November 9 2014

A Special Invite From Cisco 02:28 pm

Cisco has invited a select group of partners from across North America to participate in their Ignite conference this year and it is exciting that PCIT will get to be a part of it.

I am expecting some unique perspectives from the gathering as the cost to Cisco and Tech Data to put this conference together is very high.  Expenses are paid for 3 days and nights at the Moon Palace in Cancun Mexico.  For a small company in Grande Prairie this is great.  Especially as winter weather has now came into effect.

Some of the attendees will be Polly LaBarre author of Mavericks at Work: Why the Most Original Minds in Business Win, Josh Linker, New York Times Best Selling Author, Audrey Levi of IT Point (Cisco Partner who will be speaking), and Michael Perez Manager Partner Operations from Cisco.

Cisco’s product line and industry vision has amazing relevance for organizations in the Peace Country.  Their perspective on the cloud is quite a bit more advanced than a lot of vendors as they understand things like the amount of bandwidth a solution consumes matters.  In Grande Prairie fibre is still relatively expensive so solutions need to be engineered to fit the environment.  What costs $20 per month for a fibre connection in Holland or Los Angeles costs $500 – $800 per month in Grande Prairie!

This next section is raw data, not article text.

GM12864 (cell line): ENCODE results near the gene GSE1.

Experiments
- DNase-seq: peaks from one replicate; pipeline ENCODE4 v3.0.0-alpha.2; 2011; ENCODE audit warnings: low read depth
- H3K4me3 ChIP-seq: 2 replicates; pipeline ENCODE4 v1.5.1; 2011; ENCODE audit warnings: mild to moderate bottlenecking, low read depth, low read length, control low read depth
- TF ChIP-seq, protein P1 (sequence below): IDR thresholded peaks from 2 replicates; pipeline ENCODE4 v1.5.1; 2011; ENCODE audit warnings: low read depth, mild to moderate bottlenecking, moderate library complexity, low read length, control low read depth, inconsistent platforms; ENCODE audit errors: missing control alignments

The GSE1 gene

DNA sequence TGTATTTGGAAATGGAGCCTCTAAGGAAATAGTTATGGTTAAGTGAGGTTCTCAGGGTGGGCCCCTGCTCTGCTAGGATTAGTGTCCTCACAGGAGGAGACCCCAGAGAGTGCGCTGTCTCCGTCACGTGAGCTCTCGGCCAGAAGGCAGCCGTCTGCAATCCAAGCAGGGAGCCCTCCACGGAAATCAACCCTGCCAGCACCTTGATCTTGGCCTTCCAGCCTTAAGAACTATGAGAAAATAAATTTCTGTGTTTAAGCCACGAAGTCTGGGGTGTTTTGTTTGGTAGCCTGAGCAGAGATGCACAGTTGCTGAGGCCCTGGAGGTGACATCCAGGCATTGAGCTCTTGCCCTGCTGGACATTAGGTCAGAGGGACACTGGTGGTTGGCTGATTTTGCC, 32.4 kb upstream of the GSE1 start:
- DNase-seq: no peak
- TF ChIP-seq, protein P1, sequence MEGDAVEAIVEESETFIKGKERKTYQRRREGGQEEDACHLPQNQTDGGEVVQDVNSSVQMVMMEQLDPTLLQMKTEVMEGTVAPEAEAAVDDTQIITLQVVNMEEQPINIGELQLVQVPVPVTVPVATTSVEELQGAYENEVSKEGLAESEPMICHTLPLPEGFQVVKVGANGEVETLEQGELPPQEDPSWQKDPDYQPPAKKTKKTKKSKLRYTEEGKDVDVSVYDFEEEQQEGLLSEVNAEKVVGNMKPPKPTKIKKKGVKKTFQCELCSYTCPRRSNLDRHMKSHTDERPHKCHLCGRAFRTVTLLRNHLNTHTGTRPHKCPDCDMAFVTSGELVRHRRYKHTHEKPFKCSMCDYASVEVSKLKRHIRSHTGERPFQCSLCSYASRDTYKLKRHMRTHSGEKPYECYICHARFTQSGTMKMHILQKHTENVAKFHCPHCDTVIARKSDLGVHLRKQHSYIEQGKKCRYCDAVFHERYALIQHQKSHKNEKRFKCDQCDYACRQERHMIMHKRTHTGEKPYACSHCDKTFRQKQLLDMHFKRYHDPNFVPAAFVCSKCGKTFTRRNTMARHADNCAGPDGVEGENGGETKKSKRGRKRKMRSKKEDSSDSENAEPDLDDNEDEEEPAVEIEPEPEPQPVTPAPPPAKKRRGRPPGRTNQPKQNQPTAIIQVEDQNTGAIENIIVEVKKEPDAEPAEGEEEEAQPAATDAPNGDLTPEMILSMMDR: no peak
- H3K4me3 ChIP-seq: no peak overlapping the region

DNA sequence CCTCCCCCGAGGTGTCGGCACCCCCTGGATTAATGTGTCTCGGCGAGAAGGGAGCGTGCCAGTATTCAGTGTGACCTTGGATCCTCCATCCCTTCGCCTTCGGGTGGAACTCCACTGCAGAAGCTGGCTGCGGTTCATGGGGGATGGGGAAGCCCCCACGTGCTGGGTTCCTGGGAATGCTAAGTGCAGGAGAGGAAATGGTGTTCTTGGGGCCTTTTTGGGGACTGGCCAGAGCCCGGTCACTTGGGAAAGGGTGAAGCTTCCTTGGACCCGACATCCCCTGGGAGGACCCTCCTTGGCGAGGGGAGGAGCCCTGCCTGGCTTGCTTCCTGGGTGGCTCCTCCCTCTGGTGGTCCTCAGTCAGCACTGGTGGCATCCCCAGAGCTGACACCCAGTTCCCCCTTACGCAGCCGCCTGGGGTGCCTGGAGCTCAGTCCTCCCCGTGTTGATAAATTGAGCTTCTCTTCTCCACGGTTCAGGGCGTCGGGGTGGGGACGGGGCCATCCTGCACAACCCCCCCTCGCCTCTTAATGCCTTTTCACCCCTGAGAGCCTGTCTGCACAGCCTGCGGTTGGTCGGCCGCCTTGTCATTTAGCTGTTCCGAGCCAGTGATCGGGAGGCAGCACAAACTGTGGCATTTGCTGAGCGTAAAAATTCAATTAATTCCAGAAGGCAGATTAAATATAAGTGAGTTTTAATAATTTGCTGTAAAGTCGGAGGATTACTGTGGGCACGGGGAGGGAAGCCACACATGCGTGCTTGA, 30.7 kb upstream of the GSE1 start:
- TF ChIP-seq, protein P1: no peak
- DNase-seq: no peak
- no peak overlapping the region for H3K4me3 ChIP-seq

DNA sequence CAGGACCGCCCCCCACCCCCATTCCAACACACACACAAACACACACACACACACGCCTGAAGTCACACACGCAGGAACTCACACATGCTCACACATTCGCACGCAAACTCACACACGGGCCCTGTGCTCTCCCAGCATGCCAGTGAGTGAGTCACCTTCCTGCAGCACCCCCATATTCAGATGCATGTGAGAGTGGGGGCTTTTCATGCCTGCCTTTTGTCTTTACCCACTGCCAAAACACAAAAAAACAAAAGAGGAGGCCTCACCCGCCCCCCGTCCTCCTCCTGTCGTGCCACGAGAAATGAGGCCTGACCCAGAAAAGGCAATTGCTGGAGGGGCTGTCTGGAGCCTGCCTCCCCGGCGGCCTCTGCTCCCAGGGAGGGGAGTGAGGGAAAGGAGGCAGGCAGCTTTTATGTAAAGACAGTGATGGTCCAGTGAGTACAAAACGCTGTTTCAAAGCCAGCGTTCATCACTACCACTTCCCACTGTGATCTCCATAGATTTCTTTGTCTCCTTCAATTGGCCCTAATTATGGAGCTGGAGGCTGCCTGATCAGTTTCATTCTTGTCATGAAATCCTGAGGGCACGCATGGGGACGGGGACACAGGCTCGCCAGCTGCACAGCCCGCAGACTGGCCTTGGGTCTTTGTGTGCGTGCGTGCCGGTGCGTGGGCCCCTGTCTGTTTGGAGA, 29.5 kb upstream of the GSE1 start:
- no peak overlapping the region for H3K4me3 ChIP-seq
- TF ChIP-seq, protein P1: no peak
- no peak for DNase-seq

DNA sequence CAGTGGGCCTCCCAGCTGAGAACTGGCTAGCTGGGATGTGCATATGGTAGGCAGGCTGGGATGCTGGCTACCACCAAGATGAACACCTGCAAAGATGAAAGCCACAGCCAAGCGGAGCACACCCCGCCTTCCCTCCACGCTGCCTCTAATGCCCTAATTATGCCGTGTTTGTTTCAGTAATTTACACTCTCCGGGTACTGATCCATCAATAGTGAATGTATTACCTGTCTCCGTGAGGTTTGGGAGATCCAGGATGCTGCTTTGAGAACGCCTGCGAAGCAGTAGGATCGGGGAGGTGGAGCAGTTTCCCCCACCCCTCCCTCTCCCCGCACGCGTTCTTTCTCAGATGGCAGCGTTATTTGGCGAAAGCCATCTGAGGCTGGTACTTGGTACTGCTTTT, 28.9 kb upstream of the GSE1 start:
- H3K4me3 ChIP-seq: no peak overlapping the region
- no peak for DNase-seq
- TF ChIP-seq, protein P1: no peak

Another example is how progressively Cisco views data centers and server configurations.   At another recent industry event with several IT companies in the room the discussion was around the lowest cost server solution.  Several were surprised to hear that not only does Cisco have great engineering, great support it is also one of the lowest cost solutions for rack servers.  No wonder they went from $0 in sales to #3 in the market for servers in less than 10 years.

Working with vendors who consistently deliver the best in terms of value, functionality, and security helps pcit keep a long term relationship with our customers.  We aren’t interested in typical vendor speak like you can make 25 points or 30 points or whatever points.  Often when I ask do you have something definitive from a 3rd party resource that says this product is the best it is a foreign thing to a sales rep.

So thanks Cisco for the invitation.  It is easy to accept because in so many categories we can say the reason we are recommending this product is because it is the best at whatever that customer needs.